Firestarter (1984)

firestarter poster 1984 movie
5.5 Overall Score
Story: 5/10
Acting: 5/10
Visuals: 6/10

Explosive ending

Dull build up to the ending

Movie Info

Movie Name: Firestarter

Studio: Dino De Laurentiis Company

Genre(s): Horror/Sci-Fi/Fantasy

Release Date(s): May 11, 1984 (US)/May 15, 1984 (UK)

MPAA Rating: R

firestarter charlie mcgee andy david keith drew barrymore

This is why you never pick up hitchhikers

Andy McGee (David Keith) and Vicky Tomlinson (Heather Locklear) were college students when they signed up for an experiment with the promise of extra cash…but the drug LOT-6 turned their lives into a nightmare.  Giving them superhuman powers which they passed on to their child Charlie (Drew Barrymore), the McGees found themselves the target of the Shop who wanted to harness their power for the government.  With Vicky dead and Charlie and Andy on the run, getting their story out might be their only shot at survival.  The Shop led by Captain James Hollister (Martin Sheen) doesn’t intend to let the world know their secret and a Native American named John Rainbird (George C. Scott) has been brought in to either turn Charlie or silence her forever.

Directed by Mark L. Lester, Firestarter is a horror science-fiction thriller.  The film adapts the 1980 novel by Stephen King and was released to negative reviews.  Originally John Carpenter was attached to direct but removed from the project after the box-office performance of The Thing.  The movie also features music by Tangerine Dream.

firestarter george c scott native american drew barrymore

The faux Native American is creeping me out in multiple ways

I can remember the Firestarter book being on the shelf and new when I was little.  With Cujo, it was the title I most associated with Stephen King when I first learned of him.  While both the novel and the film aren’t King’s best, the nostalgia does lead to a soft spot…and the rather cheesy campy nature of the film does give it some edge in an otherwise boring film.

The pacing of the film is all off (or there needs to be some drastic editing.  The “on-the-run” portion works best but the movie hits a “firewall” (literally) after the capture by Shop.  Charlie’s powers are tested (though we pretty much already know her scope and power) and Rainbird tries to manipulate her which is slightly more compelling but also disturbing on multiple levels.  It is the type of movie that you never are going to feel satisfied with the ending (and Norma Manders also get over the “never come back” phase pretty quickly).

firestarter pyrotechnics

Mmmmm…Baked Potatoes!

For as tough as the role is to be both scary and emotional, Drew Barrymore was a decent child actress.  Her sad and crying was top notch, but her angry and standard things (like yawning etc.) were more of a challenge for her.  David Keith wasn’t bad as his father and Charlie Sheen is always good as a slimy guy.  Freddie Jones and Moses Gunn are underdeveloped and Louise Fletcher and Art Carney feel like a real odd pairing.  Heather Locklear has a small role as Charlie’s mother…who meets a quick fate.  The worst casting has to be George C. Scott who is above this film and now has the uncomfortable distinction of being cast as a Native American (something that wasn’t as controversial then).  His character also raises the creep factor by using techniques often used by pedophiles to seduce Charlie to his side…while he wants to kill her, there is also an undercurrent that he is way too into this young child.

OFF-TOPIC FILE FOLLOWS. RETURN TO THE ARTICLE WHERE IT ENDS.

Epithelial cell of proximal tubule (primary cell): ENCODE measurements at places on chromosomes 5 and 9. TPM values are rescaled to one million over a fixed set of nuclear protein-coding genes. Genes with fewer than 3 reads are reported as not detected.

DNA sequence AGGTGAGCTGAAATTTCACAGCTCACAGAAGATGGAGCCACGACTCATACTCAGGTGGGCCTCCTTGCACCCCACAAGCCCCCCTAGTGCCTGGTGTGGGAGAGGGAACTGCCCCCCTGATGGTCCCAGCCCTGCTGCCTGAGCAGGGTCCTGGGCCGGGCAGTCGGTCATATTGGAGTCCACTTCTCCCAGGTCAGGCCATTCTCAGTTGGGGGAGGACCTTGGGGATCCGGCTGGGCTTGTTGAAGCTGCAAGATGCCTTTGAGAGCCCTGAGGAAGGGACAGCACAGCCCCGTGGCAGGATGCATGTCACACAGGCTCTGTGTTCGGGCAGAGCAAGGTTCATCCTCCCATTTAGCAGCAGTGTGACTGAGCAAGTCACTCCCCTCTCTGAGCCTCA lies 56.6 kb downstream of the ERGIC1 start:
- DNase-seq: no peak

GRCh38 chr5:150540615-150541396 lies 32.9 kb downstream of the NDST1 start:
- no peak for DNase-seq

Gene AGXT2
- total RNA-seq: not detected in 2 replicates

firestarter charlie mcgee drew barrymore

Back off!

The movie visually also varies from good to so-so.  Some of the pyro techniques are good, but it is also in general too little too late for the final showdown at the Shop (the farmhouse fight gave an early preview).  While most of the effects are good, there are points like in the barn where you can see the accelerant before it is lit…plus the windy hair Drew Barrymore look is overplayed throughout the movie.

Firestarter is film that has a small following but being tied to Stephen King and an early film of Drew Barrymore probably has kept the movie around more than some better horror films of similar quality.  The film/novel received a semi-sequel on Sci-Fi in 2002 called Firestarter:  Rekindled and Blumhouse is scheduled to make a new version of the film…until then you probably should just let this one burn.

Author: JPRoscoe View all posts by
Follow me on Twitter @JPRoscoe76! Loves all things pop-culture especially if it has a bit of a counter-culture twist. Plays video games (basically from the start when a neighbor brought home an Atari 2600), comic loving (for almost 30 years), and a true critic of movies. Enjoys the art house but also isn't afraid to let in one or two popular movies at the same time.

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